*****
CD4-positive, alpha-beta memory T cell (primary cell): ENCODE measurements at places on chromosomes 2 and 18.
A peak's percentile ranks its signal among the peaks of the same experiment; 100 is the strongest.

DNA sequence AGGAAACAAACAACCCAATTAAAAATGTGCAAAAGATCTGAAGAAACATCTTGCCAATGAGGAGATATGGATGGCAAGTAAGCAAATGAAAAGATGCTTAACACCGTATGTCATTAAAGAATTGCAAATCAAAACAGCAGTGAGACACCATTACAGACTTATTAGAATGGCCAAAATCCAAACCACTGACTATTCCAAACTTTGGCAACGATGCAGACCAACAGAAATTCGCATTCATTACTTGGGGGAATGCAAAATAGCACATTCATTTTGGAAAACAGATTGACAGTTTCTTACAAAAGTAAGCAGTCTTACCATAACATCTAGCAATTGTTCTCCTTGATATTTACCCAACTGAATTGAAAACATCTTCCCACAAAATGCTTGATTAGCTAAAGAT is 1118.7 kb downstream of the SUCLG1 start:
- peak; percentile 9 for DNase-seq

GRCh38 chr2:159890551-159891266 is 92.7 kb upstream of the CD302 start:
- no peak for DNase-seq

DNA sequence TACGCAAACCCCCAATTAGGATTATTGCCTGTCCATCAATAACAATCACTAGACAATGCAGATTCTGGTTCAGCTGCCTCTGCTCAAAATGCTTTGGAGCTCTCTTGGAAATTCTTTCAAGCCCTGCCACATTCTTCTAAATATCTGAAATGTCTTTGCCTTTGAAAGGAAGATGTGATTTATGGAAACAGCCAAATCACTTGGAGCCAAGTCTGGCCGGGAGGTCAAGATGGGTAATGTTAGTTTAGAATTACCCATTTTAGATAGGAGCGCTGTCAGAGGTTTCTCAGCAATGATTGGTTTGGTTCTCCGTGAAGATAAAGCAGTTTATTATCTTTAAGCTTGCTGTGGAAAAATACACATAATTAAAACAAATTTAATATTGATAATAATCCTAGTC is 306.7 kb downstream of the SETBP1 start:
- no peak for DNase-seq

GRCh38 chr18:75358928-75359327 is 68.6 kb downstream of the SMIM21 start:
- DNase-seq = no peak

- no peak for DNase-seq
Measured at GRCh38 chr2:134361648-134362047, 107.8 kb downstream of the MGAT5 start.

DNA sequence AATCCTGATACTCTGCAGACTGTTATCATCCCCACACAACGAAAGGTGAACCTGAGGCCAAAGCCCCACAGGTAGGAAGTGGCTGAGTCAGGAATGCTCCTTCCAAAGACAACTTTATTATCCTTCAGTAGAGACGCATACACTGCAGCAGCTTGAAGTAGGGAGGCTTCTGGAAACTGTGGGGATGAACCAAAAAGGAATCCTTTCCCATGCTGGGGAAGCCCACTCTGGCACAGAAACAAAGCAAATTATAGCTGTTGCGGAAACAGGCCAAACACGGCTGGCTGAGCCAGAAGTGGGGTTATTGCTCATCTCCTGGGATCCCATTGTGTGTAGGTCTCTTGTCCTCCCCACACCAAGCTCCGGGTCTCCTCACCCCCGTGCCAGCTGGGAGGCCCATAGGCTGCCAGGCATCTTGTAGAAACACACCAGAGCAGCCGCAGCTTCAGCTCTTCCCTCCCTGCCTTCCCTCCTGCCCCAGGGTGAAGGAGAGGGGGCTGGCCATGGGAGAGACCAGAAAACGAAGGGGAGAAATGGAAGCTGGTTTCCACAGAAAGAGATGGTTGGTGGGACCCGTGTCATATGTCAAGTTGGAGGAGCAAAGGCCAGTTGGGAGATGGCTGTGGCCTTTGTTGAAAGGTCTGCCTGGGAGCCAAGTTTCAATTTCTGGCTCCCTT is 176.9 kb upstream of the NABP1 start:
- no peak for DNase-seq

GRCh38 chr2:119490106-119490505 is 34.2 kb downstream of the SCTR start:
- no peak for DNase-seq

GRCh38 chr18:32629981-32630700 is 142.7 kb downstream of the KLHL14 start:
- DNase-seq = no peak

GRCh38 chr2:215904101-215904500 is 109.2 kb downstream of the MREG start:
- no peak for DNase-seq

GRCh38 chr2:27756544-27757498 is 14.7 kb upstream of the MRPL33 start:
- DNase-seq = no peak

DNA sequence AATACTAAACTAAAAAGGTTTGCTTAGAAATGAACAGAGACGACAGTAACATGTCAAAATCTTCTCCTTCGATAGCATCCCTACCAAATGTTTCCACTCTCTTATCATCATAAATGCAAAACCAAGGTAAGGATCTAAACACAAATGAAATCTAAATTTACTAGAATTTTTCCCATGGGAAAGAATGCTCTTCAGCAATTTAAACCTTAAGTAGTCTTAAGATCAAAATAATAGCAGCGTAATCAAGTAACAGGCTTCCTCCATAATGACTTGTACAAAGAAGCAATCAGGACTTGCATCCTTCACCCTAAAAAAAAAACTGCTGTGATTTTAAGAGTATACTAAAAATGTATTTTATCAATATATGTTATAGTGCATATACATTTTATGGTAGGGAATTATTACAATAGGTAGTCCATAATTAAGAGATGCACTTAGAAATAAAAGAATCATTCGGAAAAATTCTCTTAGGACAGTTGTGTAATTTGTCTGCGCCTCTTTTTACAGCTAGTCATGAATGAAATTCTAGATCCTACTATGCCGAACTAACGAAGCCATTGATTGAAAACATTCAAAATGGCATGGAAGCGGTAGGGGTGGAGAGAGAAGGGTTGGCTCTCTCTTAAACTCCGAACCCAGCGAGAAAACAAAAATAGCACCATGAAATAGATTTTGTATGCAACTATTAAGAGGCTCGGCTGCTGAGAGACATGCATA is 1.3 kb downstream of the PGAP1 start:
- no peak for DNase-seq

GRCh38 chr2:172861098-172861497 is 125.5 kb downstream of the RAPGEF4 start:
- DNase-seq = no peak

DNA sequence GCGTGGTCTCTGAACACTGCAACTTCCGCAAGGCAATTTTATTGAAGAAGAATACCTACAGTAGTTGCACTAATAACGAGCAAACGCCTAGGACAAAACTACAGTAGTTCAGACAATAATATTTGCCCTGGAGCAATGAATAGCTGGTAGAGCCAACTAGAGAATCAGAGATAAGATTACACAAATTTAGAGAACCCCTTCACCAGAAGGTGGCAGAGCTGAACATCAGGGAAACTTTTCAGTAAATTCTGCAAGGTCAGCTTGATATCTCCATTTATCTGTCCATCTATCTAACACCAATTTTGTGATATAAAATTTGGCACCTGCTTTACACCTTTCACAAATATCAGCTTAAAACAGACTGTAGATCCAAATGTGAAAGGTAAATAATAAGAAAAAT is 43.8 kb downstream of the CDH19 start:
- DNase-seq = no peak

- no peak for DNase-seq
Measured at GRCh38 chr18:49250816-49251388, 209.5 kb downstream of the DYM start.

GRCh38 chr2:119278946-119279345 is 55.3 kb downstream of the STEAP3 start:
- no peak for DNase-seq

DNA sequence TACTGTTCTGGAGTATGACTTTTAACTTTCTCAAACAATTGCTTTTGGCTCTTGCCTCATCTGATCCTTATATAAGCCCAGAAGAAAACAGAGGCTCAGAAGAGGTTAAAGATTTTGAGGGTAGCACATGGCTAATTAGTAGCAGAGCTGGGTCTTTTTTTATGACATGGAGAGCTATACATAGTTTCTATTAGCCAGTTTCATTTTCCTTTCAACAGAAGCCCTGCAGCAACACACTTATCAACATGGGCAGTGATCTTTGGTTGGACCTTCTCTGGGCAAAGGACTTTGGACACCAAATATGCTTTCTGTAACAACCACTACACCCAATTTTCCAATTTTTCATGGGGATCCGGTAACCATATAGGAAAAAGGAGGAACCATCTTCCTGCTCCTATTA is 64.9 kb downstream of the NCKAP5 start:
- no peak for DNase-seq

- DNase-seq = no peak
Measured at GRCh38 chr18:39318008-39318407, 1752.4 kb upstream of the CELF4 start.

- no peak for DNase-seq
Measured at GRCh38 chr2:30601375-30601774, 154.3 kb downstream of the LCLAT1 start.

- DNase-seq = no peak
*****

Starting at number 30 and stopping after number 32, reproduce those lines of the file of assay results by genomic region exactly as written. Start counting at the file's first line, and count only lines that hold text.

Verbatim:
Measured at GRCh38 chr18:49250816-49251388, 209.5 kb downstream of the DYM start.

GRCh38 chr2:119278946-119279345 is 55.3 kb downstream of the STEAP3 start:
- no peak for DNase-seq